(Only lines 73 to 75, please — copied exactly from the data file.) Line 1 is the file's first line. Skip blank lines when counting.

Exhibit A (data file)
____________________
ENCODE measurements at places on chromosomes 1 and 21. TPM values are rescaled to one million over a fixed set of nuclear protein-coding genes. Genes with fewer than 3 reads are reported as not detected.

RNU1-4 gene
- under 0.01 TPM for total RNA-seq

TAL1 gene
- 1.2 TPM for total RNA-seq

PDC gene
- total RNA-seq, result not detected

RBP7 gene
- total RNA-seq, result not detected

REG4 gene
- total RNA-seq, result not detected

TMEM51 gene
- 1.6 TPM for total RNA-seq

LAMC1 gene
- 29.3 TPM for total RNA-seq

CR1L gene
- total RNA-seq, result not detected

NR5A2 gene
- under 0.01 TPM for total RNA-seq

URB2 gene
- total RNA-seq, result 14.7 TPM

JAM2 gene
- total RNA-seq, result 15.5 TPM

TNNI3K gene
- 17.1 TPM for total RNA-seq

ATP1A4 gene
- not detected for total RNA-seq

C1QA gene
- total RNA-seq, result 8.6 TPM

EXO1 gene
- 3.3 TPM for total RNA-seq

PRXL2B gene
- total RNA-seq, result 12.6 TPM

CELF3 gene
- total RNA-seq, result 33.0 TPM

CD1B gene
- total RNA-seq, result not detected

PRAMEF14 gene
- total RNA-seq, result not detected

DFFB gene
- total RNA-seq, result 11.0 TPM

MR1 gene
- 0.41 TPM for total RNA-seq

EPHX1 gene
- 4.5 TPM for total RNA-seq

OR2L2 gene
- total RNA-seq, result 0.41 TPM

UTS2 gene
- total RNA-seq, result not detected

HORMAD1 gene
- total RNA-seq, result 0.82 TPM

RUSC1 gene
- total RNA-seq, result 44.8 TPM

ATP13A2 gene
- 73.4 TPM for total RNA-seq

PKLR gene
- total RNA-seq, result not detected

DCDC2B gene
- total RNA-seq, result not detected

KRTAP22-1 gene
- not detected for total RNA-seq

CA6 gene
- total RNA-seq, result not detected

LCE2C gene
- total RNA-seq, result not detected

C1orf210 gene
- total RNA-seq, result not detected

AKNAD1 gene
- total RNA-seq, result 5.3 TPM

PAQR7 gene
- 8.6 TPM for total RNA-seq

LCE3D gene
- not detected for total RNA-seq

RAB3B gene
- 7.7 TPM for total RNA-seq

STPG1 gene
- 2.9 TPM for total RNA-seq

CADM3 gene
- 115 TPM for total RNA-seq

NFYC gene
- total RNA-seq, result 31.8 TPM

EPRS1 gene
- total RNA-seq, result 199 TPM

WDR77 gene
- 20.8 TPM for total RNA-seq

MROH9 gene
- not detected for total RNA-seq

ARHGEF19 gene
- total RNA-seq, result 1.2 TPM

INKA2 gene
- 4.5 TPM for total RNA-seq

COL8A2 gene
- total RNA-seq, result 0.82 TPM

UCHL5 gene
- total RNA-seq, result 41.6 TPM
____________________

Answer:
- not detected for total RNA-seq

RAB3B gene
- 7.7 TPM for total RNA-seq